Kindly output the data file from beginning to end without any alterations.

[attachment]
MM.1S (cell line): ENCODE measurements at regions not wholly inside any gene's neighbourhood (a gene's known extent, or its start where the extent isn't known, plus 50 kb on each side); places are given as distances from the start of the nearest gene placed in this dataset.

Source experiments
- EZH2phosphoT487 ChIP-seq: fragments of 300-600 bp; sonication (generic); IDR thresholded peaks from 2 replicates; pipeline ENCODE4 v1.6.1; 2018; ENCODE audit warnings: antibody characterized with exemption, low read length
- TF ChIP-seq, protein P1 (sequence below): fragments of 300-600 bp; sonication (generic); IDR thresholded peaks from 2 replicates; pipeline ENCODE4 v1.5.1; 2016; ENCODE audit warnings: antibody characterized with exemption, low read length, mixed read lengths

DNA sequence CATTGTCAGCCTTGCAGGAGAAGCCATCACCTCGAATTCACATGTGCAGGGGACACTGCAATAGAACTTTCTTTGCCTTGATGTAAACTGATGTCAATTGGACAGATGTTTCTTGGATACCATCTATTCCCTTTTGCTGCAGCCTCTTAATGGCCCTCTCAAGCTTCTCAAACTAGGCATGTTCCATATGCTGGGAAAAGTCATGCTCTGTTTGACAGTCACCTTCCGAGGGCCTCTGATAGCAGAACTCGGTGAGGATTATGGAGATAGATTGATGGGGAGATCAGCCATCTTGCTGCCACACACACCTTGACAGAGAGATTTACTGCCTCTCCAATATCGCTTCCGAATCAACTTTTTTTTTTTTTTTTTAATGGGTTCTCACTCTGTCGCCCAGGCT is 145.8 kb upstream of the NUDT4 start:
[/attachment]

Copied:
MM.1S (cell line): ENCODE measurements at regions not wholly inside any gene's neighbourhood (a gene's known extent, or its start where the extent isn't known, plus 50 kb on each side); places are given as distances from the start of the nearest gene placed in this dataset.

Source experiments
- EZH2phosphoT487 ChIP-seq: fragments of 300-600 bp; sonication (generic); IDR thresholded peaks from 2 replicates; pipeline ENCODE4 v1.6.1; 2018; ENCODE audit warnings: antibody characterized with exemption, low read length
- TF ChIP-seq, protein P1 (sequence below): fragments of 300-600 bp; sonication (generic); IDR thresholded peaks from 2 replicates; pipeline ENCODE4 v1.5.1; 2016; ENCODE audit warnings: antibody characterized with exemption, low read length, mixed read lengths

DNA sequence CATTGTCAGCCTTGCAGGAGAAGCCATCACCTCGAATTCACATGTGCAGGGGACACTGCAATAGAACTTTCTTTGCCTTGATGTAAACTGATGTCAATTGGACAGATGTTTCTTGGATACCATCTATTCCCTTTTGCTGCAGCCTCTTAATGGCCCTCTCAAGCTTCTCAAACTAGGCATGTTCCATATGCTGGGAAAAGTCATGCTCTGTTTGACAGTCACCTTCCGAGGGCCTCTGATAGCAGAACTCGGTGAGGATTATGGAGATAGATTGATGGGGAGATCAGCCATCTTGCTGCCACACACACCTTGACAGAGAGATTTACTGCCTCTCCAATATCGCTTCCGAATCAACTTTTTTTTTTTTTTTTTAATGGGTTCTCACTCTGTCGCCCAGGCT is 145.8 kb upstream of the NUDT4 start: